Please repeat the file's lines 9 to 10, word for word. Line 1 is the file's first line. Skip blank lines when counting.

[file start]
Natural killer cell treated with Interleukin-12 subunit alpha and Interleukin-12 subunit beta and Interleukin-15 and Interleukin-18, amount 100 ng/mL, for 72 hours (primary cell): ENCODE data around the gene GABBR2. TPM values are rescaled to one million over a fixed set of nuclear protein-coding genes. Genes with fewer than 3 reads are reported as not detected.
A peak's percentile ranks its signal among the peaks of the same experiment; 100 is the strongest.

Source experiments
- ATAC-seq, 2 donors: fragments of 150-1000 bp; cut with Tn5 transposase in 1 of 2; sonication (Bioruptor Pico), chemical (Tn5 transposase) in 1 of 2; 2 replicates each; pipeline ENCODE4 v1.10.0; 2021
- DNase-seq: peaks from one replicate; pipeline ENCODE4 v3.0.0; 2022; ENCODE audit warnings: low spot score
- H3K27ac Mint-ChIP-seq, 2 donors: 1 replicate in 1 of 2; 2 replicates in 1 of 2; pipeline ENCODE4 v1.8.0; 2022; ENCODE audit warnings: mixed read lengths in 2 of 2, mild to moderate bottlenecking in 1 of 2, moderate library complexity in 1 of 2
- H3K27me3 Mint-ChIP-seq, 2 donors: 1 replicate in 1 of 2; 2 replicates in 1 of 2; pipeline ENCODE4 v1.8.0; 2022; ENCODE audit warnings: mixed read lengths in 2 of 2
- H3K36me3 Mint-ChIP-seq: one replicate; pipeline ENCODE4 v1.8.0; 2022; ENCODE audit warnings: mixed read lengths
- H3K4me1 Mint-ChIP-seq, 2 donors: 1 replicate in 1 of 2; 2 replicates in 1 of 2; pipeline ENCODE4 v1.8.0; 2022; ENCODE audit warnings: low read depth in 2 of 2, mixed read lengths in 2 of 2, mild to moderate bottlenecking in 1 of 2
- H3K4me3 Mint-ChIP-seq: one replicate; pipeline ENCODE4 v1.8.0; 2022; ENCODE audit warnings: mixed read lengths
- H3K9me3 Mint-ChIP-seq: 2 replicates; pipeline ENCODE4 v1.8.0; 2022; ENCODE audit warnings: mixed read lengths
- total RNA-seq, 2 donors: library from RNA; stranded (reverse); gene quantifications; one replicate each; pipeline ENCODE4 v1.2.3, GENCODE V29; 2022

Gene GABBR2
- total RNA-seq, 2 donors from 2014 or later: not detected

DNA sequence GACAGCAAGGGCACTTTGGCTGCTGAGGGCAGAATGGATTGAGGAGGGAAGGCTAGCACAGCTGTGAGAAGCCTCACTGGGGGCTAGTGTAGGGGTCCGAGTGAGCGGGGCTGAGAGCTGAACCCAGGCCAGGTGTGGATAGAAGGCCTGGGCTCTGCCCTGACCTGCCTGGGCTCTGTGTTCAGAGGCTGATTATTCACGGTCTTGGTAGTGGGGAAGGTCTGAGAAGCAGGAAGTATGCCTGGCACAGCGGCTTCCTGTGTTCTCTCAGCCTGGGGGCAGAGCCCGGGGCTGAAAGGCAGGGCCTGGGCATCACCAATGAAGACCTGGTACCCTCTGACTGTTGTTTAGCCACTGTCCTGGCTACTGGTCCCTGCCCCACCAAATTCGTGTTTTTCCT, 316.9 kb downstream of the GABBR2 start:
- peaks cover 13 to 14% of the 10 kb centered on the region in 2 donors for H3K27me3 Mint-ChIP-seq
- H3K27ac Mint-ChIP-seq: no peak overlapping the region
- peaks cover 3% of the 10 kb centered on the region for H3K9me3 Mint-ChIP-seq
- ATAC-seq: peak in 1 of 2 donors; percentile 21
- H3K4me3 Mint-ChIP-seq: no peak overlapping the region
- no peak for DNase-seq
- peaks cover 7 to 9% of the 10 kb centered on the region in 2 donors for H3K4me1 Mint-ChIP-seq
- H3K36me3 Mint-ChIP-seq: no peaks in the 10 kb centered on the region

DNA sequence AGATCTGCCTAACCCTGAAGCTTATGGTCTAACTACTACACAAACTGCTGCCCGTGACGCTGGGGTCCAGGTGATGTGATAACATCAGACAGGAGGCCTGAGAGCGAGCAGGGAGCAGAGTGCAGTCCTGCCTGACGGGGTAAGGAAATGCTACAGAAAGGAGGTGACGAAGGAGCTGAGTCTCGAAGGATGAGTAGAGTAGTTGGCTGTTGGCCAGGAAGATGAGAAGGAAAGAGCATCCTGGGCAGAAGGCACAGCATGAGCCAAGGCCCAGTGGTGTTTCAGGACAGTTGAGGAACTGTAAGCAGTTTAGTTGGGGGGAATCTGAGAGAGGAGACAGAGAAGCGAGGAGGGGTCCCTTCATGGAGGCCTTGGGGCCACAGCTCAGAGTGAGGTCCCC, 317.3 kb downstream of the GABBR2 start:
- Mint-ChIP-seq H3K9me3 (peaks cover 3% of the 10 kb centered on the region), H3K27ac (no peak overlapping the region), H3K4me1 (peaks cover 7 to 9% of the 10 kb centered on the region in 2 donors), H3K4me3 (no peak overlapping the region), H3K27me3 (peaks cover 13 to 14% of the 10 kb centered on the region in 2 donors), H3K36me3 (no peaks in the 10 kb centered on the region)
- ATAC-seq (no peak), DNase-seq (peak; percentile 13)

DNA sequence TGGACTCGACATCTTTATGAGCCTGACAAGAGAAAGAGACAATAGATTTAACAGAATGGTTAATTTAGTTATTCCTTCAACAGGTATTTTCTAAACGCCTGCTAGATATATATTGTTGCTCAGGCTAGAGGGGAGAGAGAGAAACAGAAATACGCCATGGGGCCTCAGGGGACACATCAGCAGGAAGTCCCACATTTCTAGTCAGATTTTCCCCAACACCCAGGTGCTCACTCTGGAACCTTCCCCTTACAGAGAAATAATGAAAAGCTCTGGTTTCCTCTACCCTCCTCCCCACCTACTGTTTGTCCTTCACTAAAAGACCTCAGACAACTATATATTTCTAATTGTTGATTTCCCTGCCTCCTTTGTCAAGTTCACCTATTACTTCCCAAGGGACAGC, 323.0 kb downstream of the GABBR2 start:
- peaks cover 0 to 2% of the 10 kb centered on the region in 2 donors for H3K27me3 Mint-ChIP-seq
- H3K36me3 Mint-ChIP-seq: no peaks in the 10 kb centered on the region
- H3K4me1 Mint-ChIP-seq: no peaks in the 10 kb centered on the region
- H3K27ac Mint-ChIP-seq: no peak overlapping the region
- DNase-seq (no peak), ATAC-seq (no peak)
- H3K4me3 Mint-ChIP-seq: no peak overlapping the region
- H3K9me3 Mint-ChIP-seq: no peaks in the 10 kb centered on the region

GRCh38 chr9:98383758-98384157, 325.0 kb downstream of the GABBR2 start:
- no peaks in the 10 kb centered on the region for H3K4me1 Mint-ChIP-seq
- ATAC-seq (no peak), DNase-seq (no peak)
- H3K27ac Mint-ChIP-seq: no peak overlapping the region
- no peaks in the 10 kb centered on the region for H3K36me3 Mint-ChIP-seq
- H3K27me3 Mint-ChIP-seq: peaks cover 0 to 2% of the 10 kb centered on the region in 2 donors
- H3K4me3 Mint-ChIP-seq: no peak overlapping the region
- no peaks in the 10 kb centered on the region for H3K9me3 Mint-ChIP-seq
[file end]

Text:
- H3K4me1 Mint-ChIP-seq, 2 donors: 1 replicate in 1 of 2; 2 replicates in 1 of 2; pipeline ENCODE4 v1.8.0; 2022; ENCODE audit warnings: low read depth in 2 of 2, mixed read lengths in 2 of 2, mild to moderate bottlenecking in 1 of 2
- H3K4me3 Mint-ChIP-seq: one replicate; pipeline ENCODE4 v1.8.0; 2022; ENCODE audit warnings: mixed read lengths